I don't quite agree with you on politics be damned. One of the points that Tim Worstall has made in several of his articles is that not only are we in the developed world immensely rich, by both relative and historical standards. But also that globalisation has made a few billion people also immensely rich by relative and historical standards.
I think this is an important thing to chuck into the current political debate. There's various arguments on when it happened, but wage growth for the ordinary working person has recently stalled. I don't think it's a new permanent thing, but you could argue that it kicked in sometime in the middle of the last boom. Or there's an argument, for the US/UK, that purchasing power growth petered out some time in the 90s because of rocketing housing costs (more the UK), and soaring healthcare costs in the States.
Globalisation has chucked an awful lot of money into the Chinese economy in particular, also the rest of Asia, South America and quite a lot of African economies have been doing pretty well too. Much better than was previously thought, now that people have gone back and looked properly (partly becasue governments in Africa weren't spending enough money on their statistical offices).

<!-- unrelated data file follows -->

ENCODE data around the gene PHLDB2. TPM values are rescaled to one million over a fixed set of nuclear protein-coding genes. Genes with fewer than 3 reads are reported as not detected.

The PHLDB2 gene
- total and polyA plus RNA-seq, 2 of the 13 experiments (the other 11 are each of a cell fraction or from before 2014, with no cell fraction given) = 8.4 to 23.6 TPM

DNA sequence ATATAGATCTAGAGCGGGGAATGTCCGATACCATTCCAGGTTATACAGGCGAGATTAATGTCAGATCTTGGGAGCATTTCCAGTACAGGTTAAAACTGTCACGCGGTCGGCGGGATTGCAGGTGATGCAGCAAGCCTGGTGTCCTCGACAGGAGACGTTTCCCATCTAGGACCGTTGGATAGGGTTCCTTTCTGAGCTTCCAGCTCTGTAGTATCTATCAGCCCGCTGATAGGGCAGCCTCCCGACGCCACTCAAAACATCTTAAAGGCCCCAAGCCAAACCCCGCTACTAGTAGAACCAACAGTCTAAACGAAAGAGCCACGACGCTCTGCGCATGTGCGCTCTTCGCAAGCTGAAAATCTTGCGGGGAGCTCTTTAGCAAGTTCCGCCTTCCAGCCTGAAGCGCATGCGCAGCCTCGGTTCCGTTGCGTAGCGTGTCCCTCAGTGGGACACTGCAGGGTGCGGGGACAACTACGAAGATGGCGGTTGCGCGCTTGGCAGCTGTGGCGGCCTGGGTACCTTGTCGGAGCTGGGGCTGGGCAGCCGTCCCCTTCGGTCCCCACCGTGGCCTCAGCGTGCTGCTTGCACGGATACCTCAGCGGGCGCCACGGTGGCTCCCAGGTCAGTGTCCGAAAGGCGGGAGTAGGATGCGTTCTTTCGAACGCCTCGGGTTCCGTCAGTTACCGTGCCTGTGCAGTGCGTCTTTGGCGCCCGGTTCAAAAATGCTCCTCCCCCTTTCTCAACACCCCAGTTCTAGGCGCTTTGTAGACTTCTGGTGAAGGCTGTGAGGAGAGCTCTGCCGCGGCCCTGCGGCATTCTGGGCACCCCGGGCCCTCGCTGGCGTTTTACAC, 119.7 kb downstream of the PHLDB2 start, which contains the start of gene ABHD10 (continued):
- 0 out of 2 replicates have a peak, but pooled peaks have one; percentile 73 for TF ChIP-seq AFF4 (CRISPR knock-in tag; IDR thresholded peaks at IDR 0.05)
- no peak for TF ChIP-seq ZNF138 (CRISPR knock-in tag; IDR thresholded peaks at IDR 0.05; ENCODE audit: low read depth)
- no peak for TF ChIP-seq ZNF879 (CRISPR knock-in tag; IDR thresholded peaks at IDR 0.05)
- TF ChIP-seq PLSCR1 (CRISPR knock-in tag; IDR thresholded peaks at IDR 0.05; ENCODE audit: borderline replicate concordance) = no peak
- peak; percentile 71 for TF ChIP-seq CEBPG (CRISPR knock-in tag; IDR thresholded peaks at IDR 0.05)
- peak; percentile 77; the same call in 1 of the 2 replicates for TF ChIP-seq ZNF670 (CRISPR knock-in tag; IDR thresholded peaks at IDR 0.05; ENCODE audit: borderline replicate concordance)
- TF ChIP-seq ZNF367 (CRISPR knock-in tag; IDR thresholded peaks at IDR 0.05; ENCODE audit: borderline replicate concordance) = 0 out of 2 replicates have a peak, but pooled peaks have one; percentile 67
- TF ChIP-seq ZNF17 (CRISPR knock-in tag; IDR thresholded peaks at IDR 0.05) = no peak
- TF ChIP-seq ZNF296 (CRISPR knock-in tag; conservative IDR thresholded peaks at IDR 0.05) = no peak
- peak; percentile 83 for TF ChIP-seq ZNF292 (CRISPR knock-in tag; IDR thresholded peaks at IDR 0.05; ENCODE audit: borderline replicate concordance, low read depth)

So one thing that this might be telling us is that aid is less useful than trade. Which then leads to another political discussion. We've increased the global workforce, and therefore outsourced quite a lot of jobs, and that's made a lot of our stuff cheaper. Although has also hit wages. This has happened with industry and services. But we're still protecting our agricultural sectors, with lots of subsidies, tariffs and trade barriers. Even though agriculture is likely to be a way that the very poorest can get a chance of starting to improve their lives.
So how many more people's lives in the developing world could we improve if we traded fairly with them in agriculture too? In the EU we use the Common Agricultural Policy to increase the food prices to our consumers in order to enrich our farmers (and impoverish farmers in Africa). If we feel we need to protect our rural economies, might it not be better to have fair trade, drop the tariffs and therefore our food prices. And then use taxation to deal with the rural issues. Theoretically it should be possible to make almost everyone better off, and nobody worse off, if done right.